COMMUNITY ASSEMBLY OVER EVOLUTIONARY AND ECOLOGICAL TIMESCALES: GALLWASPS AS A MODEL SYSTEM

Project Details

Description

Biological communities often comprise characteristic sets of species found together over large geographic regions. How these communities assemble remains a fundamental question in community ecology. Do these communities assemble in a shared common origin, and then spread in parallel to occupy their final range? Or do species disperse form disparate origins, forming many similar communities independently by a process of species sorting?

This CASE studentship project will explore these alternative general hypotheses using a model system based on an introduced and invasive plant pest (the gallwasp Dryocosmus kurriphilus on chestnut) and associated parasitoid wasp natural enemies. The pest was introduced to southern Europe around 2000, and is now common in Italy and adjacent countries. Since its arrival, it has recruited more than 30 parasitoid enemies, primarily from native gallwasp communities associated with oak trees.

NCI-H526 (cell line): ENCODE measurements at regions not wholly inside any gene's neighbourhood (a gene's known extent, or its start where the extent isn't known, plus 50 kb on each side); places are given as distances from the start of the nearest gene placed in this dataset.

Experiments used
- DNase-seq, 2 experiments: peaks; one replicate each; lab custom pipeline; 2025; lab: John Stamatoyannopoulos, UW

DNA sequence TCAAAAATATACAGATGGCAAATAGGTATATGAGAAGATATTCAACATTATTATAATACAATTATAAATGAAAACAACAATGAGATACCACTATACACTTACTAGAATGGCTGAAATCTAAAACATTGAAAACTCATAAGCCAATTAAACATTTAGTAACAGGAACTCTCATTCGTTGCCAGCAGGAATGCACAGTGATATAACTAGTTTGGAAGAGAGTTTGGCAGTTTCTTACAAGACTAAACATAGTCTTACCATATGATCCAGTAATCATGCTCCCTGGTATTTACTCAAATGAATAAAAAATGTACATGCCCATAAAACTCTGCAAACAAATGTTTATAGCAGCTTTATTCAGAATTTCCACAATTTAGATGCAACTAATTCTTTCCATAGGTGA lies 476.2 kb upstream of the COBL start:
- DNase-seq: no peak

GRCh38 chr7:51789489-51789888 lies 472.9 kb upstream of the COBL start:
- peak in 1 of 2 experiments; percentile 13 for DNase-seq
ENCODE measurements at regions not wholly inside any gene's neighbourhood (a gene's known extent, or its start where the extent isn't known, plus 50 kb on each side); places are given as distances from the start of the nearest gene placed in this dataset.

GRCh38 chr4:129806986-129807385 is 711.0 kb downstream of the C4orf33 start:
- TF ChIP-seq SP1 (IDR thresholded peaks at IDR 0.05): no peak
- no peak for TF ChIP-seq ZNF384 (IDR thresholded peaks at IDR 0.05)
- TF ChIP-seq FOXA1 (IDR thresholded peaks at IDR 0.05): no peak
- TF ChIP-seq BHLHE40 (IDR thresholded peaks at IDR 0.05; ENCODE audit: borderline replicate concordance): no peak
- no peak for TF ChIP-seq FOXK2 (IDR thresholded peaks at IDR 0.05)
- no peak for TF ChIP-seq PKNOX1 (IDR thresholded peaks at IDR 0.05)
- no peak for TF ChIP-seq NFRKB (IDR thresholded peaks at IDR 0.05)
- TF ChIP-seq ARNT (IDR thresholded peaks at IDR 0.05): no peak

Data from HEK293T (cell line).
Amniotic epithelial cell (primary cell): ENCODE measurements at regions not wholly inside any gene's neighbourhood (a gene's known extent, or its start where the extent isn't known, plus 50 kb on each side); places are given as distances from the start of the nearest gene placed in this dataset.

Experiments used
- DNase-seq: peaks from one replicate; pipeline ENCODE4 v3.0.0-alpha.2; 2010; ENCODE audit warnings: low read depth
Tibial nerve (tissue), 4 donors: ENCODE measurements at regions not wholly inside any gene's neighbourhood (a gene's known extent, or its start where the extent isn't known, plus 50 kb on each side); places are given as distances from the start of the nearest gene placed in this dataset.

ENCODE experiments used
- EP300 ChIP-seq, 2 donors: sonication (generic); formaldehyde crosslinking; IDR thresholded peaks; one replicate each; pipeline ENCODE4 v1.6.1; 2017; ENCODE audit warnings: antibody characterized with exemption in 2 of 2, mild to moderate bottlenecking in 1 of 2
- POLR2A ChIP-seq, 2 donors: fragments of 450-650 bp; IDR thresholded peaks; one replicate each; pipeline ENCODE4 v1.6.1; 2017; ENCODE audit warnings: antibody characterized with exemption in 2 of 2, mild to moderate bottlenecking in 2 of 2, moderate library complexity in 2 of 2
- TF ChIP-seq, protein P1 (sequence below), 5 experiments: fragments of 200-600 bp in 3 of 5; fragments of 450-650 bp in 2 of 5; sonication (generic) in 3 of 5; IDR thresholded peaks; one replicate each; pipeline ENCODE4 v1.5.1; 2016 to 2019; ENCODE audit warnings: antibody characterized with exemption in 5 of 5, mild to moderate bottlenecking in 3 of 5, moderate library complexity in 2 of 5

Julja will use population genetic markers (intron sequences, microsatellites and potentially RAD SNP markers) to discriminate between host tracking and species sorting models of community assembly for the most important parasitoids associated with Dryocosmus kuriphilus in Europe. She will embed these recent events within a wider geographic structure of the phylogeography of the same species across the Western Palaearctic, whose populations are likely to have occupied their current ranges over timescales of millions of years, rather than decades.

Key findings

no-return mar13
AcronymJulja Ernst CASE studentship
StatusFinished
Effective start/end date1/03/1128/02/14

Funding

  • NERC: £3,000.00